diabetes pill
Brittany Hambleton
Brittany Hambleton
March 15, 2020 ·  4 min read

An oral insulin capsule passed second stage testing for efficacy and safety, paving the way to diabetes treatments without shots.

Over ten percent of the U.S. population has Diabetes, which means that there are millions of people across the country who have to rely on insulin shots to keep their blood sugar under control [1].

Taking an insulin shot can be painful, is often inconvenient, and can result in visible scars that may never heal. Despite the need for a better solution, medical researchers have not been able to come up with a suitable replacement for insulin injections- until now.

The Insulin Pill

The Israel-based company, Oramed Pharmaceuticals Inc., has developed the first oral insulin capsule to treat diabetes without the need for needles, called ORMD-0801 [2]. The pill has officially gone through the second round of testing proving its safety and efficacy, putting it one step closer to commercial availability [2,3].

There have been many previous attempts by large corporations to create a similar pill, but none have been successful despite spending millions of dollars on research and development. This new pill aims to treat both type 1 and type 2 diabetes and could have a life-changing impact on millions of people worldwide who suffer from the condition [3,4].

The company recently completed a double-blind, placebo-controlled randomized test, and the results were incredibly promising. They released a statement describing their results:

“Treatment with ORMD-0801 at all doses demonstrated an excellent safety profile, with no serious drug-related adverse events and no increased frequency of hypoglycemic episodes or weight gain compared to placebo,” [2].

Oramed’s Chief Executive Officer, Nadav Kidron, believes that these results demonstrate the pill’s potential to have a beneficial impact on the way diabetes is treated around the world.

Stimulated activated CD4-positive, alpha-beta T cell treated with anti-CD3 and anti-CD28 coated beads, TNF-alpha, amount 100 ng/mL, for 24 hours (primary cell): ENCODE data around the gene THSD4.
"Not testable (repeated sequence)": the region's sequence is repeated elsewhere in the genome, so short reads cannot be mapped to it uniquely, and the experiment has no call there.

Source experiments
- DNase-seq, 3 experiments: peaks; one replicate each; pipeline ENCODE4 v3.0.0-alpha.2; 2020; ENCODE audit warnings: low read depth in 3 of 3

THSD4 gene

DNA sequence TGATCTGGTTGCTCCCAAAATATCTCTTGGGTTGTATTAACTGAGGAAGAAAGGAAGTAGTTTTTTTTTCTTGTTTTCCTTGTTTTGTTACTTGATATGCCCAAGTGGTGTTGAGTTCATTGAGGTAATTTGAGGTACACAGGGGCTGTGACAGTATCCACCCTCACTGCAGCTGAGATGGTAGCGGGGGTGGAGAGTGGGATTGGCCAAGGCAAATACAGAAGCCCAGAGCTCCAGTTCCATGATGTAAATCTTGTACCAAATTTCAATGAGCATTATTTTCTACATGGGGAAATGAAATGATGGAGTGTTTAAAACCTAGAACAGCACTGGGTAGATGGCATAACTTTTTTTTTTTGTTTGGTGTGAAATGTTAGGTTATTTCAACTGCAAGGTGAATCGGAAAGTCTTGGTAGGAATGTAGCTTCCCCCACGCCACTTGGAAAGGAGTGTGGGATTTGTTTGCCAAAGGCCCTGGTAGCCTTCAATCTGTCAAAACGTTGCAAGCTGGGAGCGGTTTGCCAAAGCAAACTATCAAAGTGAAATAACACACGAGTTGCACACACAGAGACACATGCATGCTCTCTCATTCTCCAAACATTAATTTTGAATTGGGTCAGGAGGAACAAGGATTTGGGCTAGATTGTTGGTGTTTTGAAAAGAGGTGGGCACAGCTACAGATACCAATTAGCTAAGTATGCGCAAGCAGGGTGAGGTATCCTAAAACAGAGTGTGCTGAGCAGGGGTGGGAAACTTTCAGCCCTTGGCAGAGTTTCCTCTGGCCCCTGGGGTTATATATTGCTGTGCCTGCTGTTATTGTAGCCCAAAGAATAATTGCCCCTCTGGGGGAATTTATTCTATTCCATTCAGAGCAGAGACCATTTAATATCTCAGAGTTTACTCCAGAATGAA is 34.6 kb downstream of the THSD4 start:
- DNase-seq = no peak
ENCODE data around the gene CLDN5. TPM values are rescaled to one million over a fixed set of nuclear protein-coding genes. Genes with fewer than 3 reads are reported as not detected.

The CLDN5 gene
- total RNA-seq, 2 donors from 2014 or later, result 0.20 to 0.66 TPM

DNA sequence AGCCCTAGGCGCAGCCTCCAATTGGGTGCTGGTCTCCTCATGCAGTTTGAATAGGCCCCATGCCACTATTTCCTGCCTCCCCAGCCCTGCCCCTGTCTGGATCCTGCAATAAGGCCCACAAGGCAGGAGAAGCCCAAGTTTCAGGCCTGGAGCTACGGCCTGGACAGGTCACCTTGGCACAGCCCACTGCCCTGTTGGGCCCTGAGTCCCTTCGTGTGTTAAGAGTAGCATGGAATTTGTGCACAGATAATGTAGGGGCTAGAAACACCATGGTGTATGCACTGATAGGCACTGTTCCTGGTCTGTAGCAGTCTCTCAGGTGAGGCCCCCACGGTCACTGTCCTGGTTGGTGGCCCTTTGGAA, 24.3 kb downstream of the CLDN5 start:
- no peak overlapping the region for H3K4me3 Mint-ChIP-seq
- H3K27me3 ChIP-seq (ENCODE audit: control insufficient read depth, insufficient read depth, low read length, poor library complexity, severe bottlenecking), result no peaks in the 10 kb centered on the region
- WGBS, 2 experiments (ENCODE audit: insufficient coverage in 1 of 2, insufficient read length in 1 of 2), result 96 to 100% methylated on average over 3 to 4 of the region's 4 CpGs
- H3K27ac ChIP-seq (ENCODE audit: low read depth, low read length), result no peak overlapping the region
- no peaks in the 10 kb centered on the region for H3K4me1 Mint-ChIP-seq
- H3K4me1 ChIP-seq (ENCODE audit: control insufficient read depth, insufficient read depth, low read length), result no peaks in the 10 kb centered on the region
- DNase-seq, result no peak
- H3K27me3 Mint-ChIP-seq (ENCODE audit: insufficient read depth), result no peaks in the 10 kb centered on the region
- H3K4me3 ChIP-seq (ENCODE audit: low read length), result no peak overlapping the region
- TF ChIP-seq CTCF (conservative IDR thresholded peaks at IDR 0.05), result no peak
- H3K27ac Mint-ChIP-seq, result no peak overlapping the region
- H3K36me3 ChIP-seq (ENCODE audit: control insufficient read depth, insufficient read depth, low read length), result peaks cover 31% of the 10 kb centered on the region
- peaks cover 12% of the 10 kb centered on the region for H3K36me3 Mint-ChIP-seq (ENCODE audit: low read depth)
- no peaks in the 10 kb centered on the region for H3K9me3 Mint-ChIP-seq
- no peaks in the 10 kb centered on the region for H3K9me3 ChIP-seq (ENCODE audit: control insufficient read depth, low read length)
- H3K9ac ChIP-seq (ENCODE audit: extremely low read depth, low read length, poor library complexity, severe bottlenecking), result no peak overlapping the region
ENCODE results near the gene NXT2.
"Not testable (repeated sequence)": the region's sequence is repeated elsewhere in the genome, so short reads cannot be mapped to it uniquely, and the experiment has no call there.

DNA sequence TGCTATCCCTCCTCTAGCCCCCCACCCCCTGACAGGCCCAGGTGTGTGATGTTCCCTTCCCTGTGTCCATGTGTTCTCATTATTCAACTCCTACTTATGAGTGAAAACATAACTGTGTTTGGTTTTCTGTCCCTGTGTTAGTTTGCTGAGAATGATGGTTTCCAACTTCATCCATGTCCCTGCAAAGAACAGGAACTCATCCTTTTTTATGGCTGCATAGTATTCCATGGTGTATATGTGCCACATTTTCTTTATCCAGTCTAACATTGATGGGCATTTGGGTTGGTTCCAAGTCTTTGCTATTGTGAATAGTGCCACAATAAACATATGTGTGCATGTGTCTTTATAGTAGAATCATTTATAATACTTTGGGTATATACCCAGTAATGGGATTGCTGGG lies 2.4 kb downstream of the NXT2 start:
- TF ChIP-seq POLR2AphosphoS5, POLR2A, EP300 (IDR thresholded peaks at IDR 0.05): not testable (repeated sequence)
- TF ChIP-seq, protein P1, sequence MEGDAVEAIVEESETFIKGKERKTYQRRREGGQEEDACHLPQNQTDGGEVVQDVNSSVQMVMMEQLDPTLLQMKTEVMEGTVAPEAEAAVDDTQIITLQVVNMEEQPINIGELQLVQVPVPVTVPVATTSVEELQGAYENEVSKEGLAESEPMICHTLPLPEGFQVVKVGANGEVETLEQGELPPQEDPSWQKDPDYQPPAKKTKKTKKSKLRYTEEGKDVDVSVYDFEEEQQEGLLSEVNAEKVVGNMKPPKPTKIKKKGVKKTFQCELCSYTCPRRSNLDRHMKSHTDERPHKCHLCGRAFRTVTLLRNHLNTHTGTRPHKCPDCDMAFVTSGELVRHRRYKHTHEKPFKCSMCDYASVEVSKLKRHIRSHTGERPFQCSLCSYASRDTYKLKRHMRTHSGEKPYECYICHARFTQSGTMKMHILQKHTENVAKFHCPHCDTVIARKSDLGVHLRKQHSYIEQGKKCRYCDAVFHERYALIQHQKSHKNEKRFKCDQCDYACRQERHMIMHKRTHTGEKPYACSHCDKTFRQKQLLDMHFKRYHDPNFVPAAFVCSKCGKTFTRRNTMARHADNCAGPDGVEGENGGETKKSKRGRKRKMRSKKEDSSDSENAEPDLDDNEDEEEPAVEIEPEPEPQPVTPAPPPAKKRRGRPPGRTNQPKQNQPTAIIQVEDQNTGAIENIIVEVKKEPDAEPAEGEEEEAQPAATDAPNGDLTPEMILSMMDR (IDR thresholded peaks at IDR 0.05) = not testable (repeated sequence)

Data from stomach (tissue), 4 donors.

The Problem with a Pill

The reason it has taken so long to develop an insulin pill is because since insulin is a protein, it gets broken down by the body when ingested. To combat this problem, Oramed developed a novel Protein Oral Delivery technology, which lead to the creation of the capsule. The technology is based on thirty years of research by scientists at Jerusalem’s Hadassah Medical Center [2,3].

The capsule has enteric coating and special protection to keep the insulin from being broken down in the GI tract, and uses special absorption enhancers to allow it to pass through the intestinal wall and into the liver. In this way, it mimics the path of natural insulin by heading to the liver first [3].

A Cost-Effective Solution

One of the most significant benefits of this new technology is that it will drastically reduce the cost of insulin for people with diabetes. 

Currently, the annual cost of diabetes in America is 327 billion dollars. People with diagnosed diabetes incur nearly 17 thousand dollars worth of medical costs annually, approximately 2.3 times that of someone without the condition [5].

More than thirty percent of these costs come from spending on insulin, and the Health Care Cost Institute reported that between 2012 and 2016, the average cost of insulin per person per year increased by nearly three thousand dollars [6].

This increase in cost has caused many people with diabetes to ration their insulin, instead of taking the full amount prescribed by their doctor. This can have serious consequences, and there have been reports of deaths caused by insulin rationing, especially by young adults who are no longer on their parents’ health plans [7].

A 2018 study published in JAMA International Medicine found that one in four patients surveyed reported rationing their insulin because of cost within the previous twelve months [7].

Kidron believes that their pill will help solve this problem, stating that the cost of the pill be more affordable when compared to the cost of injections [3].

A Promising Future

Principal investigator of the phase 2 trial, Joel M. Neutel, MD, is very encouraged by the results so far.

“The statistically significant efficacy data,” says Neutel, “coupled with a clean safety profile characterized by no reported weight gain, no increase in serious drug-related adverse events, and no hypoglycemia, further support its clinical potential.” [3]

The team is planning a phase 3 trial, which they will be discussing with the FDA. Their Chinese partner, HTIT, will also begin phase 3 trials and may become the first to offer oral insulin commercially [3].

This new innovation has been a significant breakthrough in the medical community, and has the potential to improve the lives of millions of people worldwide. As long as the phase 3 trials go well, people suffering from diabetes will hopefully be able to purchase this new capsule very soon.

You can see both the completed and ongoing trials from Oromed at Clinicaltrials.gov.